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Publication date: June 13, 2018

Robotic Process Automation – RPA Pitfalls

RPA can bring many benefits to an organization, but there are also pitfalls.

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Written by Angela Polania

Angela Polania, CPA, CISM, CISA, CRISC, HITRUST, CMMC RP. Angela is the Managing Principal at Elevate and board member, and treasurer at the CIO Council of South Florida.

First, not all processes are candidates for RPA and those that are, are typically part of a short-term solution that requires continuous maintenance. Employees could also show resistance to an RPA implementation.

Thus, it is important to ensure that the selection criteria make sense

Not all processes are candidates for RPA; in fact, to be considered for RPA, a process should be repetitive, high-volume, rules-based, and mature. For instance, processes that rely mostly on human judgment may not be candidates for RPA. Hence, organizations should assess their own operations and identify the processes that best fit RPA criteria to avoid falling short of expectations.

A short-term or long-term solution

It is important to keep in mind that RPA is not intended to improve end-to-end processes.  Rather, RPA is great at automating tasks or processes that are part of an internal journey. In some cases, RPA can create bottlenecks in areas that are not capable of handling the increased throughput created by automation. Before automating processes via RPA, it is critical to first map-out end-to-end processes to see the big picture and to implement the optimal automation solution. Ideally, RPA should be included as part of a long-term digitization strategy.  Bots could support a complex ecosystem, in the short-term or in conjunction with intelligent Process Automation in the near future.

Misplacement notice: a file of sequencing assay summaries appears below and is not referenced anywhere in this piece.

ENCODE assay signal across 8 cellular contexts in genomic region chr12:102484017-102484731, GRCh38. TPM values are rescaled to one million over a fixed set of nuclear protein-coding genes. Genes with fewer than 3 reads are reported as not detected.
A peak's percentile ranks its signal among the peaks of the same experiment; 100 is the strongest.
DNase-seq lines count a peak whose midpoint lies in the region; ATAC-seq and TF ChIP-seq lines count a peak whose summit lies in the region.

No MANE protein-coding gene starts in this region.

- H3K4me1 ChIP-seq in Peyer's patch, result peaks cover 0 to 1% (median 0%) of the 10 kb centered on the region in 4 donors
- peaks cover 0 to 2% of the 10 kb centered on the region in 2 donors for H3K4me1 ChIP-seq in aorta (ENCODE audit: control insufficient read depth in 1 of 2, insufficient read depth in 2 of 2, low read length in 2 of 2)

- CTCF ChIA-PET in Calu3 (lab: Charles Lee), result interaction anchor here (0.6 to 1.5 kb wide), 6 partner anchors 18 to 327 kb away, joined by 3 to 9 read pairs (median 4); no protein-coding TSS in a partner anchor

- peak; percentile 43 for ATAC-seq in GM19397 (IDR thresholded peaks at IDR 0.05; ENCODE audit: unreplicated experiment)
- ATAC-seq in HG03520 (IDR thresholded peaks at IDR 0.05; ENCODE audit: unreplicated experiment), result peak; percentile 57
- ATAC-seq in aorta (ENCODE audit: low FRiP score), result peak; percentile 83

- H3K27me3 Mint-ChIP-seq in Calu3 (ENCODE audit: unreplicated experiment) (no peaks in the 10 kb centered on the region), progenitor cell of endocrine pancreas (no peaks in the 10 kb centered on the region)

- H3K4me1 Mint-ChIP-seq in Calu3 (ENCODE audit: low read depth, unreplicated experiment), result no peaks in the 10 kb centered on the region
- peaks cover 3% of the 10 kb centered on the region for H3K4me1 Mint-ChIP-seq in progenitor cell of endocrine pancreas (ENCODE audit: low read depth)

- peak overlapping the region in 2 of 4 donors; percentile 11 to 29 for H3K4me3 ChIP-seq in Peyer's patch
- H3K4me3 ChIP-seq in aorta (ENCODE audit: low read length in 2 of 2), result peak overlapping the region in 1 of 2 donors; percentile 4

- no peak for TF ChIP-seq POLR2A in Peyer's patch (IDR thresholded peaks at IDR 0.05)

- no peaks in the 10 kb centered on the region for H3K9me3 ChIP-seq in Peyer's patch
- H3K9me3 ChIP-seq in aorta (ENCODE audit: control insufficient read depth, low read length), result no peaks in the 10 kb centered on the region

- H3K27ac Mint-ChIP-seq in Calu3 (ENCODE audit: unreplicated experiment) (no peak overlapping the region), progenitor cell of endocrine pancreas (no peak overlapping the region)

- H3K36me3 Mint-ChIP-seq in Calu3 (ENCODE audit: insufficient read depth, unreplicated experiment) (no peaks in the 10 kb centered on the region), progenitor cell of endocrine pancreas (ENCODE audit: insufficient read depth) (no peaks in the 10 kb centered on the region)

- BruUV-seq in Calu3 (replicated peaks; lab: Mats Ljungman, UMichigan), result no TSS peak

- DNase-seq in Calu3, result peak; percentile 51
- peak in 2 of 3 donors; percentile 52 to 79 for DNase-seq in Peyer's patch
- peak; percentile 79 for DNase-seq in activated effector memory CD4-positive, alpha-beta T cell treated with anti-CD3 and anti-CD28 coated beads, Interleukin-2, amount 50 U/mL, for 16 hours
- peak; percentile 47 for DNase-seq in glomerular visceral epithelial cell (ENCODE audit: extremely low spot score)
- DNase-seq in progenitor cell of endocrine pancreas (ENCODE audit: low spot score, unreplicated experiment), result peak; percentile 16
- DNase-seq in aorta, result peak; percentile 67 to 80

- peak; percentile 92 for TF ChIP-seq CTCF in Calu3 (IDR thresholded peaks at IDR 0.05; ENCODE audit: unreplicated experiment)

Continuous Maintenance

In addition, bots require continuous maintenance to be able to run without issues. It is possible for multiple bots to suddenly fail as a result of changes in dependent systems. If employees are not aware of the interdependencies between the IT system and RPA process, robotic processes are at risk of failing at any given time. However, such risk could be mitigated by incorporating RPA projects into the change management system and by properly training employees on RPA.

Employee Resistance

As with any type of automation, it is common for an organization to experience employee resistance. This could be due to resistance to change, fear of losing their job, or other uncertainties. On the contrary, RPA can improve the quality of work by taking care of redundant processes and freeing employees’ time to work on value-added tasks. An RPA change management strategy should be designed and implemented to incorporate RPA into an organization. Once employees understand the benefits of RPA and how it impacts them, resistance can be minimized.  However, every company is different and hence it truly depends on the culture.

Conclusion

Even with its own disadvantages, RPA has many benefits that should not be overlooked. Organizations should take a close look at their operations to assess their readiness for RPA automation.

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